Risks and Potential Consequences of Winning the Lottery

If you happen to be one of the lucky few who have experienced a large winfall through the lottery, you should know that there are dangers associated with obtaining a large chunk of cash, and that you should be careful how – and where – you spend your money. Scores of lottery winners have lost big over the years after they made big mistakes with their winnings. Be careful in how you manage your newfound wealth, and be careful not to squander it away.

Here are some of the major obstacles that lottery winners must jump when the time comes:

1. Family & Friends

What is the first thing you do after winning the lottery? You call your friends and family to brag, that’s what! Excitement over winning a large amount of cash is certainly understandable, and who better to be happy for you than the ones you love?

Unfortunately, money often creates problems between people who love each other, even when it isn’t intentional. No matter your financial status five minutes ago; now you can buy whatever you want, and it is an incredible feeling. Of course, your friends and family might now see you as one big cash cow, and create problems for you in the future.

You might want to help people out, but be careful who you dish out money for. If, twenty minutes after collecting your check, you’ve promised half of it away, you’re already in over your head. And whenever people you know run into financial trouble, you’ll be the first person they call. Remember, its okay to say ‘no’ until you’ve figured out your own finances, and its okay to keep it for yourself, at least for a while. Money can cause resentment and hostility between friends and loved ones; why spoil your big day with all of that?

2. Purchases

I know that if I won the lottery, I would be at the car dealership five minutes after signing the paperwork, buying a brand new car. Then I’d want to visit the realtor’s office, Best Buy, the mall, and a furniture store, in that particular order.

If that’s your plan, stop and think for a moment. You probably don’t know what to do with all that money, and you shouldn’t spend a dime of it until you have a plan. Hire a financial advisor who can break it down for you; figure out what goes in savings, what you’ll use for investments, and how much you have to burn right away. Let a professional put the situation in perspective for you, rather than making mistakes on purchases.

3. Jobs

I know that you want to quit your job, and that you’re just aching to say those liberating words: “I quit!” But stop and think for a minute. What will you do instead of working? How will you survive if the money runs out? Is burning bridges really something you want to do right now?

Thtis really depends on how much money you’ve actually won. If you hit it big on a $300,000,000 pot, then yes, you can probably quit your job without any regrets. But if you won less than five million, I would consider your options. Figure out how much it will be spread out over twenty or thirty years, then make decisions. If you want a supplemental income, then keep your job. You’ll be happy you did.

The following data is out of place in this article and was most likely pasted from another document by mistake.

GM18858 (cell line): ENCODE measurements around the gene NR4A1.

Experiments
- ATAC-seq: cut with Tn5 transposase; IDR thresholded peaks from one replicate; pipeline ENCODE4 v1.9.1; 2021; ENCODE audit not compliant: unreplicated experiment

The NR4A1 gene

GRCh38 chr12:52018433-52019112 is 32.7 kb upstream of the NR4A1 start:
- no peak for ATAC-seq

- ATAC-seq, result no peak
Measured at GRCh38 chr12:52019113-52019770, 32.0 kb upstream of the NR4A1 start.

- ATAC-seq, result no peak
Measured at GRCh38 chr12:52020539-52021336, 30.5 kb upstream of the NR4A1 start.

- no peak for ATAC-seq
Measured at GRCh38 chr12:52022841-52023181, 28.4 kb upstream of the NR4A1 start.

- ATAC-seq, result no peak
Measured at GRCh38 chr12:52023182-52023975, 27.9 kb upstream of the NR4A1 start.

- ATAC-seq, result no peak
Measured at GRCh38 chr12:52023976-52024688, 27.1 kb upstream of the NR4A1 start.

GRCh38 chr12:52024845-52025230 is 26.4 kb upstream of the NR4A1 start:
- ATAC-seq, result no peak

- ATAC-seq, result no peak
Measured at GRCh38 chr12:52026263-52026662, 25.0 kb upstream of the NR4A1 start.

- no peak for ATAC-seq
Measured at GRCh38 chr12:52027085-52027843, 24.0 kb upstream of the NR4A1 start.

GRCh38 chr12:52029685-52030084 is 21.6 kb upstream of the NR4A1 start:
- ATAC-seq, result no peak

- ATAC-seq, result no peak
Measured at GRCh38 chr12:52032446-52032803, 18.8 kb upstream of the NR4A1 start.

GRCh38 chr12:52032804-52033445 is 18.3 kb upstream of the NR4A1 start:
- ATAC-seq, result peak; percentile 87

4. Overestimation

A million dollars is a lot of money, right? Of course it is! A million dollars is more than you’ve probably ever seen, and certainly more than your annual salary. The problem is that you must put it in perspective.

Working with the million-dollar figure, break it down into more manageable sums. Without taxes taken out, that’s $50,000 a year for twenty years, $100,000 a year for ten years, neither of which is a terrible income, depending on where you live. But if you want to live “the charmed life” for twenty years, it won’t get you very far.

If you buy a house, a car, and furnishings, you could spend somewhere close to $250,000 or more. Subtract that from $1,000,000, and you have $750,000, which is a little less than $38,000 a year.

See how it breaks down? Take what you have, and be responsible with the money. Again, hire a financial advisor to help you make good choices as you figure out what to do. It will save you quite a bit of heartache in the long run.

5. Gambling

Lottery winners are magnets for gambling addictions: “I won once, I can win again!” There is something to be said for stopping when you’re ahead, and excessive gambling can leave you bankrupt with no way to redeem yourself.

Gambling addiction is a real problem, especially in the United States, and every year hundreds of people fall victim to the slots in Vegas and the crap shoots in Reno. You don’t want to be a statistic, and you don’t want to squander your money. Now that you have a nest egg built for yourself, don’t blow it on gambling!

Lottery winners should be conscious of the dangers of monetary winfalls, and should do their best to assess the situation before making radical decisions. To protect yourself and your money, follow the following advice:

1. Hire a financial advisor.
2. Sit down and systematically figure out your earnings, your savings, and your investments.
3. Refrain from impulsive shoppings at the get-go; give yourself time to adjust to the newfound wealth.
4. Leave friends and family out of the equation until you determine how much you can safely give as gifts.

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